Author: Ai AL//Sancier KM
Conference/Journal: First World Symp on Self-Healing & Power of Consciousness
Date published: 2001
Other: Pages: 38 , Word Count: 403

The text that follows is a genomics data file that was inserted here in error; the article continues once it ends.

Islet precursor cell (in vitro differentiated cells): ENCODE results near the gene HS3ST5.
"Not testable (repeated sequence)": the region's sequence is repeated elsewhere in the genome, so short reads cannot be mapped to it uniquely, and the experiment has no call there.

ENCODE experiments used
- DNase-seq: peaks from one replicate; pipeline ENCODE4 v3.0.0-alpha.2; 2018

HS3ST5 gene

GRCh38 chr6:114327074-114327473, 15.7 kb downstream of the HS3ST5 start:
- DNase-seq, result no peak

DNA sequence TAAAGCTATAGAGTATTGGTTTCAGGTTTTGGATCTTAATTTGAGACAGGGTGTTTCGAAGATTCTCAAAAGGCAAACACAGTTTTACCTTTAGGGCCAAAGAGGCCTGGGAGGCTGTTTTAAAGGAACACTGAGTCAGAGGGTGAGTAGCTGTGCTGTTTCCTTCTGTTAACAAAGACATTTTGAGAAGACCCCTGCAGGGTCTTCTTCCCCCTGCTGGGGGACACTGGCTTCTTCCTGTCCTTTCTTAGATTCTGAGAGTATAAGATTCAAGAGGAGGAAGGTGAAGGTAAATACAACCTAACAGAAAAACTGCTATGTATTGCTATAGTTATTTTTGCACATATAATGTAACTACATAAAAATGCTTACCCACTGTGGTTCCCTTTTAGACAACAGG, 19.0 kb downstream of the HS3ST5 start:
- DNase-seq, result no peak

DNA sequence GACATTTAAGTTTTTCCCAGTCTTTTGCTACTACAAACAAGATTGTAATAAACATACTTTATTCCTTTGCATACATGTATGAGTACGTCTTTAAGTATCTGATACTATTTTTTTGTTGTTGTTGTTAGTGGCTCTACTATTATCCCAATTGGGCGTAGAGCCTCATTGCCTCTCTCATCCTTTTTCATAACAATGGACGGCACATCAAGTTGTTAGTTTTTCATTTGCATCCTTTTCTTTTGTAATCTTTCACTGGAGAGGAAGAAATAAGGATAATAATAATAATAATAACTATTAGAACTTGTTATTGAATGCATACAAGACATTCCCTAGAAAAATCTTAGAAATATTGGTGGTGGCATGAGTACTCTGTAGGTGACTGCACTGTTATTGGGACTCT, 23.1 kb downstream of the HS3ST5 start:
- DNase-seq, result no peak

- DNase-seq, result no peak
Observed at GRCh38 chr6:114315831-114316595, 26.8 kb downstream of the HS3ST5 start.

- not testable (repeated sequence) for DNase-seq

This threefold presentation addresses the link between Qigong and mental health based on both the philosophy of Qigong and empirical research evidence. First, the relation of Qigong to mental health was embraced in the dialectical philosophy underlying the traditional Chinese medicine. This Daoist worldview expresses the ideas of health and life in a holistic and dynamic perspective, described in a set of energy- and/or function-oriented system theories with a nature of mind-body interaction. Its spirit was rooted in the ancient Yi-Jing/I-Ching (The Book of Changes), which represents the origin of an intellectual tradition ontologically different from its Western counterpart. In ancient Greece, Aristotelian philosophy described the world in a systematic structure, complemented by Democritus' pioneering thoughts on atoms, seen as the basic material substance. In contrast, Yi-Jing viewed the dynamic aspect of nature as full of changing patterns, driven by polar movements, regardless of their constant, substantive aspects. Following these changing principles, the Five-Element and Yin-Yang theories serve as a parsimonious coding system for registering the complex movement of energy and as the foundation of Qigong diagnosis and intervention. Second, this holistic view of health implies that clinical evaluation of Qigong should not completely follow that for the disease-specific model in allopathic medicine but encompass the evaluation of mental health/functioning in trials on given diseases. Studies on Qigong and mental health or psychological traits outside and within the U.S. are described and critiqued concerning their research designs and methodological limitations. Finally, because the goal of clinical evaluation is to assess efficacy, risk, and cost-effectiveness of any treatment, the potential side effect on mental health (e.g., 'Qigong Deviation,' as termed in China, or 'Qigong Psychotic Reaction,' as termed in the U.S.) of inappropriate practice is discussed, along with the scientific investigation of this undesirable reaction at the Department of Psychiatry, Shanghai Medical University. According to other studies, this potential adverse effect could be a phenomenon across various energy practices with different manifestations, and thus deserves attention in terms of ethics in research design and informed consent. In closing, clinical evaluation of Qigong, a treatment modality that is not solely materialistically-based, challenges both the philosophy of allopathic medicine and research methodology. Based on this discussion and the ethic principle of conducting clinical evaluation, suggestions are provided concerning assessment, protocol design, risk prevention and treatment, and consent form to improve the quality of research design on energy healing.